Antwan Wilson, who has been nominated to become the chancellor of D.C. Public Schools, speaks at a news conference at Eastern High School. (Andrew Harnik/Associated Press)

D.C. Council members on Thursday asked Antwan Wilson, the nominee to lead D.C. Public Schools, to provide details on how he plans to close achievement gaps between white and minority students, increase enrollment, and boost teacher and principal satisfaction in the city’s schools.

If confirmed, Wilson said he would build on the changes put in place under the previous two school chancellors to make the system a national model for providing a high-quality education to all students, regardless of income or race.

“I want families to have public school options they are proud of and recommend to their neighbors because their children are thriving,” Wilson told the council’s education committee.

During a question-and-answer session that lasted for more than two hours, council members asked Wilson about a variety of topics, including his plans to fix the system’s relationship with the city’s public charter schools and his vision for improving communication between schools and parents. But the majority of the questions focused on how Wilson would close achievement gaps between white and minority students, a perennial struggle in the District.

Wilson told council members that schools might need to invest resources in adding time for students who are struggling, perhaps in the form of tutoring programs or lengthening the school day or year.

He also wants to invest resources in programs that make school attractive to students. He said he believes that middle schools should require students to take classes such as speech, debate or choir to increase engagement.

Council member David Grosso (I-At Large), who leads the education committee, pressed Wilson to prove that he has been successful in closing gaps in Oakland, Calif. — where Wilson most recently served as superintendent for two years after working in Denver public schools for six years — noting that gaps in test scores there during his tenure have widened.

Wilson did not specifically address those scores, instead noting that educators need to look at multiple data points to judge whether a school system is successful.

“For too long in our country, we have only looked at one indicator,” Wilson said. “On one stance, we are saying that we want schools to be judged fairly, and on the other stance, we are saying we only want to look at assessment scores.”

Council members also wanted to know how Wilson will boost enrollment. Council member Charles Allen (D-Ward 6) asked how Wilson would address the decline in enrollment at the middle school level, a consistently challenging grade level for D.C. Public Schools and a point at which some families choose to leave for charters, private schools or neighboring jurisdictions.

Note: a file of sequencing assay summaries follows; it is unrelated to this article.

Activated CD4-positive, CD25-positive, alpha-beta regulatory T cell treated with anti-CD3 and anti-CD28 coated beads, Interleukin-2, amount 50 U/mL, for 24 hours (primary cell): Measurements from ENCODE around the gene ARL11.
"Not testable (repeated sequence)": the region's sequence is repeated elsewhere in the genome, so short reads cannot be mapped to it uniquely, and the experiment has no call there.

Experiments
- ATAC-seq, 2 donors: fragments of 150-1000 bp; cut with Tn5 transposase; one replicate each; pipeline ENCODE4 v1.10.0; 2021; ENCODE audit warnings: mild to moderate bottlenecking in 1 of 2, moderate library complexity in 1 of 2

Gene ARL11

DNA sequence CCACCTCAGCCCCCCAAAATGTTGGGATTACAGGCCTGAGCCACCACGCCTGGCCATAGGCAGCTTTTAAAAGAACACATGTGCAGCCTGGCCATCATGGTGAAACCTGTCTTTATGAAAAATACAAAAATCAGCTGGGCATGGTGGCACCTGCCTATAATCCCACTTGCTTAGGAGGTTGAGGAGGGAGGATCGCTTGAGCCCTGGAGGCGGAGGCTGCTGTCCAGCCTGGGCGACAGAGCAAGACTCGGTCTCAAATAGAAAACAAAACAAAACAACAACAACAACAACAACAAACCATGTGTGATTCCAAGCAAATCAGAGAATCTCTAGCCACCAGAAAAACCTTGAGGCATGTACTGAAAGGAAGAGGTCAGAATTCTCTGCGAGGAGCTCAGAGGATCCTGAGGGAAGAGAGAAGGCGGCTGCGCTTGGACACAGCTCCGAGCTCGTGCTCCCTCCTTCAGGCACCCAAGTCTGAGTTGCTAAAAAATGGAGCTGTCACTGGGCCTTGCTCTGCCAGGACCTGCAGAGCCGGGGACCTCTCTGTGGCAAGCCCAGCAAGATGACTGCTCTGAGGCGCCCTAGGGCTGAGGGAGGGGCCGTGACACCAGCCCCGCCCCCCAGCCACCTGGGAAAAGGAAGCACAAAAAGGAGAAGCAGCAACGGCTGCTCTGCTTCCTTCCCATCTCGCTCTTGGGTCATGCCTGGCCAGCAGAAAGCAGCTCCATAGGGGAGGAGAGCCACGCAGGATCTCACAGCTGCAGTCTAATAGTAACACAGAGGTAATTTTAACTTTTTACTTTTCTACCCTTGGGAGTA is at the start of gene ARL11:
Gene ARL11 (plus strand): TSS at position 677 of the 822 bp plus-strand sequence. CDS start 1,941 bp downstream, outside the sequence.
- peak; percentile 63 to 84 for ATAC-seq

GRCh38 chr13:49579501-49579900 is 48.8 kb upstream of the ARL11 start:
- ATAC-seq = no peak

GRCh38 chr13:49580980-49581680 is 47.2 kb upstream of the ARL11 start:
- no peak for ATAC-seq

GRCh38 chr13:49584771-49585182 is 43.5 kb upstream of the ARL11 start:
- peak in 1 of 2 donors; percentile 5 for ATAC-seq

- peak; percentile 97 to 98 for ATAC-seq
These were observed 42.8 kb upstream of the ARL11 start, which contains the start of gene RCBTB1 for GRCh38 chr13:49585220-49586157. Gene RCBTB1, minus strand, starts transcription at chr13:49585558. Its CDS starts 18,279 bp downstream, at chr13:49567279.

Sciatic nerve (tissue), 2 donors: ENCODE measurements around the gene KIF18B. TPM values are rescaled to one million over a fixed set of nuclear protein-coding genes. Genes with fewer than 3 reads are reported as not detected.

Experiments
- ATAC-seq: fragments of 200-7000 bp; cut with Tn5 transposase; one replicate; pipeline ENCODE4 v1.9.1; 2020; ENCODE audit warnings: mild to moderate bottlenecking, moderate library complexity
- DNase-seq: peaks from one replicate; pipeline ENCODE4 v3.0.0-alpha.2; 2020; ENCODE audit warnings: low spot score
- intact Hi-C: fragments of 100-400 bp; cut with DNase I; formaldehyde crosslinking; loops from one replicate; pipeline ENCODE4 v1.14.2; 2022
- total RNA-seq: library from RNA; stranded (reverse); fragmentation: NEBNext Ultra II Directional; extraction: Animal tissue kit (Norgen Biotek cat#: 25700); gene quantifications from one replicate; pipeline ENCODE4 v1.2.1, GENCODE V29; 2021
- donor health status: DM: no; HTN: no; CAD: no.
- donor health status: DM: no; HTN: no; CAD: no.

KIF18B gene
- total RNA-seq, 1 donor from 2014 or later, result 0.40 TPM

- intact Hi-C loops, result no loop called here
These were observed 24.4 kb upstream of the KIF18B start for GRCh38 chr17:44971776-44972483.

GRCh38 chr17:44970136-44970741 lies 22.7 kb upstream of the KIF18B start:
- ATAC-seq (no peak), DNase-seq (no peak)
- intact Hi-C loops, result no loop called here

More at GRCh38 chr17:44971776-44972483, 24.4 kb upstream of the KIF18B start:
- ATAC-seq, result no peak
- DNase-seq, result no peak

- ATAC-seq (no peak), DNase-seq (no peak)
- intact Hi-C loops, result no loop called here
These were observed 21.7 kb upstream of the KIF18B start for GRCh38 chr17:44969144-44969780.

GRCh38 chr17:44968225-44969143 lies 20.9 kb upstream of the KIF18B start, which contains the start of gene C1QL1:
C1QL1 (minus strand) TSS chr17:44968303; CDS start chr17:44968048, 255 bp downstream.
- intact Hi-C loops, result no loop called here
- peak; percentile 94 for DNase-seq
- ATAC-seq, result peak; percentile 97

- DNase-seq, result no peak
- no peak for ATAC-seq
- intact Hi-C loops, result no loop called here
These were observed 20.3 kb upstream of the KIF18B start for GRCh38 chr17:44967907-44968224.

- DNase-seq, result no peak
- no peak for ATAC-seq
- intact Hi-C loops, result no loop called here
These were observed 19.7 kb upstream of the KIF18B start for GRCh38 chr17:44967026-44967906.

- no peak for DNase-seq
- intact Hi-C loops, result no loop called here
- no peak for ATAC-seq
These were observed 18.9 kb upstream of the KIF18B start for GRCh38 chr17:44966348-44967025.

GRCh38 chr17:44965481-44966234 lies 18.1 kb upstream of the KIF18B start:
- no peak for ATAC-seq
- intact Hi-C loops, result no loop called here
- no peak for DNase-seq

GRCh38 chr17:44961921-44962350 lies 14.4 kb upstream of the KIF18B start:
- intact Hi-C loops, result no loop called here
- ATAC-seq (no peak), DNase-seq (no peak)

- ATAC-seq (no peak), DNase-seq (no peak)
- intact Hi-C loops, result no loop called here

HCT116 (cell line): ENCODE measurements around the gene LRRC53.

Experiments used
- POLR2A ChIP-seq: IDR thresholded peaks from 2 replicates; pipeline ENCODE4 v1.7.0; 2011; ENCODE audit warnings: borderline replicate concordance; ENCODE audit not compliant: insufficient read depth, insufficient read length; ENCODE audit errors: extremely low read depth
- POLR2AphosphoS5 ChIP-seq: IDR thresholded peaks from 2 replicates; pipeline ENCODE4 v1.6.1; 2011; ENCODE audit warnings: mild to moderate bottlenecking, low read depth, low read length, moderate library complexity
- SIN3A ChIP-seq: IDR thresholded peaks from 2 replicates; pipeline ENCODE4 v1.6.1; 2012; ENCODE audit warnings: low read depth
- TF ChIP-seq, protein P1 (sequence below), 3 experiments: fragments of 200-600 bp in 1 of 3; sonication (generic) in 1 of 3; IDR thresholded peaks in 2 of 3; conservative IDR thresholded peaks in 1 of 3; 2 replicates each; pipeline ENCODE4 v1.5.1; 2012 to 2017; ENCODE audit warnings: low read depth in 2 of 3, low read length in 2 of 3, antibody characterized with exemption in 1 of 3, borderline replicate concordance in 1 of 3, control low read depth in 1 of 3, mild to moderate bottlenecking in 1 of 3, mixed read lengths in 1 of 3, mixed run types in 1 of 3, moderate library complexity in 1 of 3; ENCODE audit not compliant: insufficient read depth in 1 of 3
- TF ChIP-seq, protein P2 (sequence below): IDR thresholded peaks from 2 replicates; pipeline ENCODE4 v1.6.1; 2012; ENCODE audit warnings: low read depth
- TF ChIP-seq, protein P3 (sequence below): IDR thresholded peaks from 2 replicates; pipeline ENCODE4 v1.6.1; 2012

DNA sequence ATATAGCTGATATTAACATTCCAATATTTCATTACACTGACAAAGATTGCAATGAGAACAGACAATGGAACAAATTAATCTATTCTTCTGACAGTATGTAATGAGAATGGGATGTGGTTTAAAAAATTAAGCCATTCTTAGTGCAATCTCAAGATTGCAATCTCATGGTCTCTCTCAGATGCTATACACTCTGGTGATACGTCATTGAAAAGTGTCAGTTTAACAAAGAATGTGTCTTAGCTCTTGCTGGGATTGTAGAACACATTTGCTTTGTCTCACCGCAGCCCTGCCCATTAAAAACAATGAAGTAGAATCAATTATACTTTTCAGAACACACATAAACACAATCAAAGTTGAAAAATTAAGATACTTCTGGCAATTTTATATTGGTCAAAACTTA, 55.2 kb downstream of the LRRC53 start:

Wilson said that the school system needs to create programs that are able to compete with charter schools and that it should offer parents safe middle schools where students feel welcome and are offered classes that help prepare them for high school, such as foreign language classes.

“If you can offer those things, then you’ll be attractive to families,” Wilson said.

Thursday’s hearing, which also included testimony from community members, is the last meeting before council members are expected to vote Dec. 20 on Wilson’s nomination.

Wilson is Mayor Muriel E. Bowser’s only candidate to run the city’s schools, which still struggle with achievement but have seen improvements in the past decade under Kaya Henderson and Michelle Rhee. In a statement after the hearing, Bowser, a Democrat, said that she and Wilson “believe in the importance of community and parent engagement, and I am eager for him to get to work as soon as possible.”

She added, “I urge the council to confirm his nomination so we can begin this exciting new chapter for D.C. schools.”

More than 30 people testified at Thursday’s hearing, many of them speaking in support of Wilson’s confirmation.

Suzanne Wells, the parent of a sixth-grader at Eliot-Hine Middle School, called Wilson a career educator who “seems genuinely committed to meeting the educational needs of all students.” Despite her praise, Wells said she wants to see the council incorporate a requirement in Wilson’s contract that he needs to increase enrollment in D.C. schools by 3 percent each year.

Liz Davis, president of the Washington Teacher’s Union, said the union has a “number of concerns” with Wilson’s selection. Wilson has a record of endorsing reforms that have proved “to be moderately successful at best,” Davis said.

Davis, who sat on a selection panel of education and community leaders, accused Bowser of violating city law because she informed the panel that Wilson was a candidate only after she decided to hire him. A statute in city law notes that the mayor shall provide the committee with resumes of individuals under consideration for the job.

Grosso wishes Bowser and her team “would have done some things very differently,” but said the council’s attorneys found no wrongdoing in the process.